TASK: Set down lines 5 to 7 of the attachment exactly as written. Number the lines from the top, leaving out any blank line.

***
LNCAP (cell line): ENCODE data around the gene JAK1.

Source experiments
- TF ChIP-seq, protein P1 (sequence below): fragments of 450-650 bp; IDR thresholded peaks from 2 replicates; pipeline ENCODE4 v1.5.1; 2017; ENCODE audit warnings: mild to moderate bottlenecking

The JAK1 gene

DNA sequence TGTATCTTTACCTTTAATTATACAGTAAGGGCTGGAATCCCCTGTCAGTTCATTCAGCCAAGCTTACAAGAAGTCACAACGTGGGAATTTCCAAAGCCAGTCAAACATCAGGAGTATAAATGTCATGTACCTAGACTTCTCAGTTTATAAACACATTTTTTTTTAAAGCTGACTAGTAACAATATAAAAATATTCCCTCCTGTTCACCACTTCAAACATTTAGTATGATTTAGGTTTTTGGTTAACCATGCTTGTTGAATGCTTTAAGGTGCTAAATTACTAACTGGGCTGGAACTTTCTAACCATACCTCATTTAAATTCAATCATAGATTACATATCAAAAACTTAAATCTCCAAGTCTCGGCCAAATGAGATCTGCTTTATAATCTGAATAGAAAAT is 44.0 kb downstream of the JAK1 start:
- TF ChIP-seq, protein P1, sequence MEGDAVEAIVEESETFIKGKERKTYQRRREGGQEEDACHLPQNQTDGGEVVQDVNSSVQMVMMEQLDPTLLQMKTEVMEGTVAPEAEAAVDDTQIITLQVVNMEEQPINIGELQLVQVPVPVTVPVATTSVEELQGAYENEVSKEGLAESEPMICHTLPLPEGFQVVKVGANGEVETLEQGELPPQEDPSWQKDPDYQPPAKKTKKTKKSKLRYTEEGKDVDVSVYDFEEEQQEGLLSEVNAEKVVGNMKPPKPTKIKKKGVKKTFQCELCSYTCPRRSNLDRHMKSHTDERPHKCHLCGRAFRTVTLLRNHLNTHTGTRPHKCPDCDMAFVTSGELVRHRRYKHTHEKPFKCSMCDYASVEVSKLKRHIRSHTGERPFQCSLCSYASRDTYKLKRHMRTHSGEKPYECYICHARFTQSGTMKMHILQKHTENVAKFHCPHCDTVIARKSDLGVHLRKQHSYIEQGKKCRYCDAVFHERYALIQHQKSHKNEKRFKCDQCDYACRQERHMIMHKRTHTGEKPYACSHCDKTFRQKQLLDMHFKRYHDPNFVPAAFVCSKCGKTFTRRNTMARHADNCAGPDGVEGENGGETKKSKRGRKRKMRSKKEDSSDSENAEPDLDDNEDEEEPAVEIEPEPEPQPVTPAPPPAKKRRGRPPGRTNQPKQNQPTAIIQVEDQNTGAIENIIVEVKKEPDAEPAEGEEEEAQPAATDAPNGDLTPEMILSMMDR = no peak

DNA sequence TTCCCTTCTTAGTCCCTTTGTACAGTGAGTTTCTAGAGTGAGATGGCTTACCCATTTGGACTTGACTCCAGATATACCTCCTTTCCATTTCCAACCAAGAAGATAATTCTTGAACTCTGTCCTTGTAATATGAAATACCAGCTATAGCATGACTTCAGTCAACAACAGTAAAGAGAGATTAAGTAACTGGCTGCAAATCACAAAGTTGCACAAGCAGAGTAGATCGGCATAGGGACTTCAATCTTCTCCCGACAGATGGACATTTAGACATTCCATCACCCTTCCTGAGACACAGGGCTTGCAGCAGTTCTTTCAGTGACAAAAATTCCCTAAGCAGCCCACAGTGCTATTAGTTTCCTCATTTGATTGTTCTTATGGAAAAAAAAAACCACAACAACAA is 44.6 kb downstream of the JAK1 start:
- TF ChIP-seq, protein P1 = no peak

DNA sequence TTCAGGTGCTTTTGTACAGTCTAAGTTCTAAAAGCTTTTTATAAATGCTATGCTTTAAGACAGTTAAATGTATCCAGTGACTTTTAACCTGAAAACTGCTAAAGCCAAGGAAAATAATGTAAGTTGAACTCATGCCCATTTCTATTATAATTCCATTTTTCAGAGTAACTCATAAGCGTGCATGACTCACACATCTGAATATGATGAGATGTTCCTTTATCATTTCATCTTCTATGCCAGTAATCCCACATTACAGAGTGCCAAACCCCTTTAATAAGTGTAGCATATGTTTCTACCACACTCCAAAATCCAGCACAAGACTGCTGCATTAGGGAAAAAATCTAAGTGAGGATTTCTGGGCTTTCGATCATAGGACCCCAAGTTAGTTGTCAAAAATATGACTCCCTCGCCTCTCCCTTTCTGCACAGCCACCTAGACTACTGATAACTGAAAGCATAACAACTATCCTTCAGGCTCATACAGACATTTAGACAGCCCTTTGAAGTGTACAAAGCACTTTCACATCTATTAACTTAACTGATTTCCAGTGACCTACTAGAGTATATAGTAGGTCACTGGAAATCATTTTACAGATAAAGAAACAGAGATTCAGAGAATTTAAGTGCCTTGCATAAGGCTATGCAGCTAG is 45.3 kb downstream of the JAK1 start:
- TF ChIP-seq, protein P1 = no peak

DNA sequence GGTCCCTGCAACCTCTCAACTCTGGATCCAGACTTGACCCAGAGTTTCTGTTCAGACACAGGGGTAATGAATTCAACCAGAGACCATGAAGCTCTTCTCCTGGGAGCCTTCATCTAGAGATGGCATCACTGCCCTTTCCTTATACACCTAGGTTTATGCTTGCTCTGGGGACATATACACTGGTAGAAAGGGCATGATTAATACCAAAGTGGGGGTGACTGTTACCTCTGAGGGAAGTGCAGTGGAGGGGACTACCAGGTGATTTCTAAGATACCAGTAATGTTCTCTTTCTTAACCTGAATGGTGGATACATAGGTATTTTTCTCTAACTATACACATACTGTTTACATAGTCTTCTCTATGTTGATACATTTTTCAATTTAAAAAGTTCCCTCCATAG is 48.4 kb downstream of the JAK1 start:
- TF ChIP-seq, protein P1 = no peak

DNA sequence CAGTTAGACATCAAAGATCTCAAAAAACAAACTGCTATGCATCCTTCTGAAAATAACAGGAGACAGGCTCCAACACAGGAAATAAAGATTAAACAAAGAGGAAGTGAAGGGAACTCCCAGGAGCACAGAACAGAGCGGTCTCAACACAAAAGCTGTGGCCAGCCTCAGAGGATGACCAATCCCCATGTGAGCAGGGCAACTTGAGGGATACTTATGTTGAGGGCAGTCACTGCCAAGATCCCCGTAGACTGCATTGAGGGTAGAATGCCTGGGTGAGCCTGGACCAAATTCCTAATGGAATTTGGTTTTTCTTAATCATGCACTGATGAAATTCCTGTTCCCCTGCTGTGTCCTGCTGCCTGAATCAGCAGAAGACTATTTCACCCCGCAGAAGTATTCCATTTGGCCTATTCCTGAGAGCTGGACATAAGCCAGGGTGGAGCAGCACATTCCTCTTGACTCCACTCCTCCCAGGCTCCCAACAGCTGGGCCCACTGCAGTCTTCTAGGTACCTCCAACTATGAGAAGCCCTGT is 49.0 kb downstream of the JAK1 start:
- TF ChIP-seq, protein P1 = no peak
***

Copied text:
DNA sequence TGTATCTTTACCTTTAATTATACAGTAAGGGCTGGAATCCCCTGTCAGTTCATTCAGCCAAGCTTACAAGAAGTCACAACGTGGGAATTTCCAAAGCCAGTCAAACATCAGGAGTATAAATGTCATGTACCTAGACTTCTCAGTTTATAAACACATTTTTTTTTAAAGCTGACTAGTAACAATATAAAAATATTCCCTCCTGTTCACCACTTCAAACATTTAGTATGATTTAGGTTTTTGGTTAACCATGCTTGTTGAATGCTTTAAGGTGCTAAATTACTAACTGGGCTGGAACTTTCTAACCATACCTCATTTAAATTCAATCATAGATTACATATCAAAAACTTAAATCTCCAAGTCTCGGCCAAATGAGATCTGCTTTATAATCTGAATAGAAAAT is 44.0 kb downstream of the JAK1 start:
- TF ChIP-seq, protein P1, sequence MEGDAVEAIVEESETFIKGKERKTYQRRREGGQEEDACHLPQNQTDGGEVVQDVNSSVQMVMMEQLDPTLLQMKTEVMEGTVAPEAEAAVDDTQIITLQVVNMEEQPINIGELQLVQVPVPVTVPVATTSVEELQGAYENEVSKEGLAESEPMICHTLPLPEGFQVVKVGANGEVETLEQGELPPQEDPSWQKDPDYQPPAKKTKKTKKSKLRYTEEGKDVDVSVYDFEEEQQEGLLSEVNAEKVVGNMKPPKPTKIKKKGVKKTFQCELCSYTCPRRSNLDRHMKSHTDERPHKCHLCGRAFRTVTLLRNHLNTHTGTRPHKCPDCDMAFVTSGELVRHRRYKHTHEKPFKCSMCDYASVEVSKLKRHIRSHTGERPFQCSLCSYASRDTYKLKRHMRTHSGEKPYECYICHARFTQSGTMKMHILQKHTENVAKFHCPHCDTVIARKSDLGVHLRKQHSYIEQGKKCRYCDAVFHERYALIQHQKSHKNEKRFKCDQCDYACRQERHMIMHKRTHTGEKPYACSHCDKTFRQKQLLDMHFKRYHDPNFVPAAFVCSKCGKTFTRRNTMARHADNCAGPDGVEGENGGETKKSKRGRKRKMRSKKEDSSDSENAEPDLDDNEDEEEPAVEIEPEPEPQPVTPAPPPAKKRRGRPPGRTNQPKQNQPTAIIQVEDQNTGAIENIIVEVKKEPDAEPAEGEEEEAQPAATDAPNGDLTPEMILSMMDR = no peak

DNA sequence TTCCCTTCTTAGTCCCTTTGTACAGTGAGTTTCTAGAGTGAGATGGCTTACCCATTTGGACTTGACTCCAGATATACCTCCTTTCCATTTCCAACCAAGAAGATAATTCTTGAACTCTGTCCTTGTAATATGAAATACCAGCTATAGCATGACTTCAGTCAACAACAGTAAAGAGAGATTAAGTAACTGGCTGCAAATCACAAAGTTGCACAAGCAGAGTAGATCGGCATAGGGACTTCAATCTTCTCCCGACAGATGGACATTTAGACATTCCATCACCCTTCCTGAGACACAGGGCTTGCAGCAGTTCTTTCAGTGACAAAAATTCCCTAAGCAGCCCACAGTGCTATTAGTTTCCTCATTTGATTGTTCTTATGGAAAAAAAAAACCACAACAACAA is 44.6 kb downstream of the JAK1 start: